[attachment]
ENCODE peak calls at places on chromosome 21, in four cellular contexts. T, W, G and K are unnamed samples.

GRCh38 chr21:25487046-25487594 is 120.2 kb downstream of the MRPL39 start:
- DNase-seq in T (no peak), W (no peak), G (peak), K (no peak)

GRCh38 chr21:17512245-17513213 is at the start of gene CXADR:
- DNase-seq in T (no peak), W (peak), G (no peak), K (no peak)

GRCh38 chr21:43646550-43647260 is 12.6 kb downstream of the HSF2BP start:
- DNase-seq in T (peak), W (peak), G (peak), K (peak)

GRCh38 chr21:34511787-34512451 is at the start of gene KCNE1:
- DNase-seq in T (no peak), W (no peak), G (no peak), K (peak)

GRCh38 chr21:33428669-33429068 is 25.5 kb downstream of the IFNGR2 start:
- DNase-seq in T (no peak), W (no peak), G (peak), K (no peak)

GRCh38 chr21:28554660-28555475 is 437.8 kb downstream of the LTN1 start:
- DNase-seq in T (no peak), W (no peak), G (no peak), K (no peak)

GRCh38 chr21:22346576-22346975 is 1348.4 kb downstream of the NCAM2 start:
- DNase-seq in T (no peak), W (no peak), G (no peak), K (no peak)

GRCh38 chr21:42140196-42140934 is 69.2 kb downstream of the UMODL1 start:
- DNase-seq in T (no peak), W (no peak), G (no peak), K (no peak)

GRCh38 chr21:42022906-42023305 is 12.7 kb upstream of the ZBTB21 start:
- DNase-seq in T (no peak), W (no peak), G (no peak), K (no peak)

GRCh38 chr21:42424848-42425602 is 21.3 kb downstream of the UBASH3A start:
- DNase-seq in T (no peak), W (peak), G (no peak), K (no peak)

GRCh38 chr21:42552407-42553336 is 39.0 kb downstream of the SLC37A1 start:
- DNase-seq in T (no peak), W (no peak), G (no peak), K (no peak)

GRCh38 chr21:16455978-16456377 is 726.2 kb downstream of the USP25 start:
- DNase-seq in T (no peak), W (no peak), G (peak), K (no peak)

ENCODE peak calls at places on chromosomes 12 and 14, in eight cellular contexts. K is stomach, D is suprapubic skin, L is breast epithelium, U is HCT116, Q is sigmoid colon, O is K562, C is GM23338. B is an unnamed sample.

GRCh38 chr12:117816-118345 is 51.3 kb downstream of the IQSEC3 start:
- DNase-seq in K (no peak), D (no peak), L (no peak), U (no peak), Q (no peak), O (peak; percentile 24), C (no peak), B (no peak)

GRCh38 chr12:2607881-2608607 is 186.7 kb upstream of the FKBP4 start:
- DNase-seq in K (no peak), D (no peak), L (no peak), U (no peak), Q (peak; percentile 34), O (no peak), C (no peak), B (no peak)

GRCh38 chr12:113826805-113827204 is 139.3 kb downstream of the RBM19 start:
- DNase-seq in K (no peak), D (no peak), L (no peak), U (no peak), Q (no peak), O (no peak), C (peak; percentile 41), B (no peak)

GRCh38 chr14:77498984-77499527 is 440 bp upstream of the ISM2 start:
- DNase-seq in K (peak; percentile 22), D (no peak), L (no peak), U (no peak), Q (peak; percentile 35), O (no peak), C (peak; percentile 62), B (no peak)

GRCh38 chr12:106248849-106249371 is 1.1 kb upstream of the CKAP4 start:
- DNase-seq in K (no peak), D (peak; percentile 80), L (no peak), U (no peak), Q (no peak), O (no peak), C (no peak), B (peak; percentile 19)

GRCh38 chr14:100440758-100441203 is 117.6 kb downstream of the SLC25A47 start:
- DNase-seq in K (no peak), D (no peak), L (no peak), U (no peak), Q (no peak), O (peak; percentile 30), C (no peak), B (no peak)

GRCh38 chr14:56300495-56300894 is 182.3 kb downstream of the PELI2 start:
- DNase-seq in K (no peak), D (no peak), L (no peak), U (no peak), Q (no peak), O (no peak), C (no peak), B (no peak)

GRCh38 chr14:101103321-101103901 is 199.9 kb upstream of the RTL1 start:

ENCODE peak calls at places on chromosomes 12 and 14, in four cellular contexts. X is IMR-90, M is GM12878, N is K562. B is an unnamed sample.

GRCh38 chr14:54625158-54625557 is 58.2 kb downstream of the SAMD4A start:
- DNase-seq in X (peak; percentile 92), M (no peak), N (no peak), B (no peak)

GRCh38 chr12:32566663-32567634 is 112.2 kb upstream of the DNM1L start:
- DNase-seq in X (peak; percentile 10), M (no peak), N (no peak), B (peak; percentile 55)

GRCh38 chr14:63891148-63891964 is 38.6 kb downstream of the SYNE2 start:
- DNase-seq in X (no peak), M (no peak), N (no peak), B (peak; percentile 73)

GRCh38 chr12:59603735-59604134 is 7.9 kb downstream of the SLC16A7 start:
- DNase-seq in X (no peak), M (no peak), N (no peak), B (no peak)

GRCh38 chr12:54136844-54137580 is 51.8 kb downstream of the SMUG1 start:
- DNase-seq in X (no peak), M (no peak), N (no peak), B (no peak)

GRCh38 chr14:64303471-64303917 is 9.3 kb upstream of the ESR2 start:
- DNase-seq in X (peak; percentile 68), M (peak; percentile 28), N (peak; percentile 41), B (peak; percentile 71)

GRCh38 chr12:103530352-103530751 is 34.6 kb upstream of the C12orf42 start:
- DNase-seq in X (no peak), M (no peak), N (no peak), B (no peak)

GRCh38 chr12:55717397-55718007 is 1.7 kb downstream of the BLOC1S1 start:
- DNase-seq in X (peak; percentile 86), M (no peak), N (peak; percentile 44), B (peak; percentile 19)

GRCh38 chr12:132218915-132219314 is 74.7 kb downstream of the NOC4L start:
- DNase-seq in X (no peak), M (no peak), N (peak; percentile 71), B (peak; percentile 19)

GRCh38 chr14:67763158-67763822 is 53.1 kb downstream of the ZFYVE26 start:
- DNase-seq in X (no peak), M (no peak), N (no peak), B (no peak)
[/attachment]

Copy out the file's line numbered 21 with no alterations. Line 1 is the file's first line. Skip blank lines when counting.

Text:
- DNase-seq in T (no peak), W (peak), G (no peak), K (no peak)